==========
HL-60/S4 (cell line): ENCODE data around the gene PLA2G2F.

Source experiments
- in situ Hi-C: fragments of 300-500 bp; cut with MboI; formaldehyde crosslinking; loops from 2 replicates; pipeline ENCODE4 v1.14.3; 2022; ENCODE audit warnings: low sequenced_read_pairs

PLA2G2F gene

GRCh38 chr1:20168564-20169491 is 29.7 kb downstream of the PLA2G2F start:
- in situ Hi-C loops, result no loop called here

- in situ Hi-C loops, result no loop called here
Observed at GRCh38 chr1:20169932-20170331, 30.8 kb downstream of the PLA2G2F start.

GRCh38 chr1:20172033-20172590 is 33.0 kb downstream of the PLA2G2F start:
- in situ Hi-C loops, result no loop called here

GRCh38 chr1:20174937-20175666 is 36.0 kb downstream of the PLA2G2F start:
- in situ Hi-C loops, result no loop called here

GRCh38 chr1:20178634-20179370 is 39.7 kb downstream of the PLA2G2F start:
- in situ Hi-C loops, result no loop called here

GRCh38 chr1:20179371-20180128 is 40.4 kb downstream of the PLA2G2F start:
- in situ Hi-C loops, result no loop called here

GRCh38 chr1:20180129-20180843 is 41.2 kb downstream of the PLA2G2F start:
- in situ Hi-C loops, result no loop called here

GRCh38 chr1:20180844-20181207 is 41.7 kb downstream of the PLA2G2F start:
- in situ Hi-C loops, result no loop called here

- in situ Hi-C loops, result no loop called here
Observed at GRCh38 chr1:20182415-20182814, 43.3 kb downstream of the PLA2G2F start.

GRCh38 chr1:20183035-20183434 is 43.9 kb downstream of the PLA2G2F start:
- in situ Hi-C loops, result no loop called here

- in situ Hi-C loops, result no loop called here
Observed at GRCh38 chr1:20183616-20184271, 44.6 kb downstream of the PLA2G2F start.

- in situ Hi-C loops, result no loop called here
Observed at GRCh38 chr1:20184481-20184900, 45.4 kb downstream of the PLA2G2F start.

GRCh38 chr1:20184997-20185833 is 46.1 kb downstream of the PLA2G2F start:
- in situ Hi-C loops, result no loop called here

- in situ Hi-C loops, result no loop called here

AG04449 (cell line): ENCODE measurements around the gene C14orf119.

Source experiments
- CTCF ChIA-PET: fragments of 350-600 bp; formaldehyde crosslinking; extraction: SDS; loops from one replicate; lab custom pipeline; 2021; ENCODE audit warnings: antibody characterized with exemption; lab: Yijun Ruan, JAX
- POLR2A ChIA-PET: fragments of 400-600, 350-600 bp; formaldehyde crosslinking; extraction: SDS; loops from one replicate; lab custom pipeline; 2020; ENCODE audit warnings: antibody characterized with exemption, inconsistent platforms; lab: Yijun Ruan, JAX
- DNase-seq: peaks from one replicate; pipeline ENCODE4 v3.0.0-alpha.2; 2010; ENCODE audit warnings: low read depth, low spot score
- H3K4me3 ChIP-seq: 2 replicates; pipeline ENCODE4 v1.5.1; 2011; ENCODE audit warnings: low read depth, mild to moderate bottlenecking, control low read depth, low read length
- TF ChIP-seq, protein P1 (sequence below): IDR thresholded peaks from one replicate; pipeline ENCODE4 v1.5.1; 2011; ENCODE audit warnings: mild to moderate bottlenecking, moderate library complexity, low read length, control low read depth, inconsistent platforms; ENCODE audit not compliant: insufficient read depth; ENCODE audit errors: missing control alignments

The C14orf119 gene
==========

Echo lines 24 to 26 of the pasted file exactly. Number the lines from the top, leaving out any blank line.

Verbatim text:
- in situ Hi-C loops, result no loop called here

- in situ Hi-C loops, result no loop called here
Observed at GRCh38 chr1:20183616-20184271, 44.6 kb downstream of the PLA2G2F start.